When I was very young and the urge to be someplace else was on me, I was assured by mature people that maturity would cure this itch. When years described me as mature, the remedy prescribed was middle age. In middle age I was assured that greater age would calm my fever and now that I am fifty-eight perhaps senility will do the job. Nothing has worked. Four hoarse blasts of a ship’s whistle still raise the hair on my neck and set my feet to tapping. The sound of a jet, an engine warming up, even the clopping of shod hooves on pavement brings on the ancient shudder, the dry mouth and vacant eye, the hot palms and the churn of stomach high up under the rib cage. In other words, I don’t improve; in further words, once a bum always a bum. I fear the disease is incurable.
-John Steinbeck, Travels with Charley in Search of America
Last week I turned 28, and while it’s long way from fifty-eight, the opening paragraph of Steinbeck’s travelogue gives me chills without fail. Yes, I am frequently moved by the written word (and by moved I mean devastated when I reach the last word of particularly delicious novel). Literature will forever be my first love (sorry to food, Louis Pug, and soon-to-be-J.D.). Much of that love stems from purely selfish reasons. Stories provide the ultimate escape, a way to cure that itch that Steinbeck describes so well. My younger self would often sneak books under desks during class and behind lunch bags during lunch.
When I first discovered road trip writing, I thought my head would explode with joy. When I took an undergraduate lit course entitled “Writing the Road Trip Novel,” my head did explode. Writers tend to be a bunch of wanderer-types by definition, so it’s fitting that so many of them (us) fantasize about life on the road. Much of what was written about driving this country became classic American stories of what America means and what it means to be American. Faced with hundreds of miles of empty road in front of you, with the promise of rest stops marking down the miles, you have a lot of time to contemplate such major questions.
As every road tripper knows, you rarely come to any profound conclusions, but you do end up with a collection of tidbits, pieces of the puzzle, stories to fill in your version of the American life. You might even get a sign:
That’s what I want to do with the Vegan Across America series: (b)log my travels as a vegan in our inspiring and often mysterious country. As a lifelong, largely liberal east coast gal, I’m not afraid to admit that I, like many of us, became ensconced in my views of what this country is. You’ve probably heard it all before, and you know where I’m going: we’re not just two coasts with land smashed in the middle — even if the news, the politicians, and the movies want us to believe that to be the truth.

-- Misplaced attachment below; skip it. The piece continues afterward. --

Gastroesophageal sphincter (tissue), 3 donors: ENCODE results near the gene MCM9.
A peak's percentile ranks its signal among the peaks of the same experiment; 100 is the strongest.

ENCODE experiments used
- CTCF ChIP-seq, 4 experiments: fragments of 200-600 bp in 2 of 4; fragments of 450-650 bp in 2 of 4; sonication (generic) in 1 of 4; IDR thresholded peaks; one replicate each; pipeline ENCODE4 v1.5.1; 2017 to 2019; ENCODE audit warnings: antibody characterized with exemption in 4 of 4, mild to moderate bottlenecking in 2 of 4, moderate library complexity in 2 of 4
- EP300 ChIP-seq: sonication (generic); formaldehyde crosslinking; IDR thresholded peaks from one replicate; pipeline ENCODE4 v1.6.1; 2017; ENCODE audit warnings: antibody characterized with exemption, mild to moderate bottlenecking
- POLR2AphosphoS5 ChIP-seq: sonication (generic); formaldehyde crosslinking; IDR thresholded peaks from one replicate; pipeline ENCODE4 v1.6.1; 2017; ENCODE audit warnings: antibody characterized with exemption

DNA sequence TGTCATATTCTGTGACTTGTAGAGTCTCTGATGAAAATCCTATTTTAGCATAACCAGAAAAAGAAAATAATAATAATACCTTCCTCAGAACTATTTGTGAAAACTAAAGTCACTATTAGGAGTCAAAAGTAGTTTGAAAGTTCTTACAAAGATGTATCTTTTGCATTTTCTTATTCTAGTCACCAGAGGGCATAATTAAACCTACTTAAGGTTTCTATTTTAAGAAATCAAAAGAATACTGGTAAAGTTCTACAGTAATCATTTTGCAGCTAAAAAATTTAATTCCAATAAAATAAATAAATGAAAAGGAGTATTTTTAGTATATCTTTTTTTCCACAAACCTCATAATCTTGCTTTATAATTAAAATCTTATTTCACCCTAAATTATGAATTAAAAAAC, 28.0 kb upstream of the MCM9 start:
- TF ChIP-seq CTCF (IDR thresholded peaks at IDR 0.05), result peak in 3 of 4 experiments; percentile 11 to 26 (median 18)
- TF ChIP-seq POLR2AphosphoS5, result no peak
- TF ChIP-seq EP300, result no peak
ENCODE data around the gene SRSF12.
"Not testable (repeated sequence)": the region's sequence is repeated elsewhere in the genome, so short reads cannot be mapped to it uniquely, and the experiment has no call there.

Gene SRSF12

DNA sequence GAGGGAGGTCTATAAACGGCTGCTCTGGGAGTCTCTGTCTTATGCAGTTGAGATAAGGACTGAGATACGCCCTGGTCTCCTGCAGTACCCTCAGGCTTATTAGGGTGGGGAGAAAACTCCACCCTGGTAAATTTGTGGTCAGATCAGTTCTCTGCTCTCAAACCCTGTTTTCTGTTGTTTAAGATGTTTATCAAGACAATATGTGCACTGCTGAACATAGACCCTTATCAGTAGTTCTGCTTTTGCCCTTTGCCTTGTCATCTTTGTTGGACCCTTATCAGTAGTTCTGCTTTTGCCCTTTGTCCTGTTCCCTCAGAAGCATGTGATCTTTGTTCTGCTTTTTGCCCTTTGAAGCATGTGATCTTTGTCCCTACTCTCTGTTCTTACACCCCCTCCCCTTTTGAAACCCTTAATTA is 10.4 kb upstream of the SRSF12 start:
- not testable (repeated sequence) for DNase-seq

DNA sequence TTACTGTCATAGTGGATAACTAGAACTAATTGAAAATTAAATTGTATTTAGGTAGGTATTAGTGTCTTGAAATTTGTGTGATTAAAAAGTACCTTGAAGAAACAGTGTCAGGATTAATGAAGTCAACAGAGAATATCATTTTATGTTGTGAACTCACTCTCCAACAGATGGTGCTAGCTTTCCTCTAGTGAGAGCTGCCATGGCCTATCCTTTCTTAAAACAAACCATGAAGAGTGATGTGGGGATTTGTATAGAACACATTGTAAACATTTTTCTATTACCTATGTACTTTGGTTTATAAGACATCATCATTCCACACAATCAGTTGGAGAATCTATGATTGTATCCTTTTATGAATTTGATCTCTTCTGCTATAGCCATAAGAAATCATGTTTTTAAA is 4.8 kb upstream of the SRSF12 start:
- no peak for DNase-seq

Much has been written about traveling our country by road, and my meager exploration is really an ode to all the writers who came before. But there’s one area in which I have the greats beat: little (that I know of) has been written about life on the road as a vegan. Food is often how we distinguish our county’s varied regions. Name a state and you can probably name their culinary claim to fame. Food is culture. What we eat says a great deal about who we are, whether we like to admit it or not. As an American who came to a new sense of self-acceptance and awareness with the decision to go vegan, what I eat defines me now more than ever.
It was with such an astute awareness that I set off on a much anticipated cross-country road trip from Washington, D.C. to Los Angeles this fall. My travel companion, Tommy Bean, and I were driven (ha) by a mission: understand what it means to be vegan in every state along the way. And when we couldn’t eat at a vegan, or vegan-friendly, restaurant, we vowed to pack makeshift picnic lunches in our trusty cooler. Not gonna lie. Some meals involved Subway and sad, sad veggies eaten while zipping through the glorious oddness that is Texas. Many meals involved burnt coffee from paper cups; coffee was lightened with our stockpile of coconut creamer. There were vegan desserts, sandwiches, kelp noodles, and a few naked children (products of a go-with-the-flow community that we saw at the bottom of Sedona’s red rocks, a backdrop so breathtaking in its fiery jagged edges that I sometimes can’t even believe it was real).
City by city, town by town, highway by freeway, I’ll try to give you an idea of what vegan looks like – from Asheville, NC to Laguna Beach, CA. I’ll recaps trips I’ve already taken and take off in my tired car (6,000 miles of United States highway will do that) in search of new routes. Though food and meal recaps will play a large role in this experient, I also plan to explore what it means to be from a town where McDonalds and Wal-Mart are literally your only options for food, as well as the ramifications of being the only vegan, or vegan-friendly, establishment in an entire town. I’ll probably do yoga, buy books, and wander around like the aimless human I am.
Whether I’ll come to any conclusions remains to be seen. I’m no Kerouac, Steinbeck or Thompson.
But I am a vegan, and I have an incurable disease to drive.
Hope you enjoy the ride.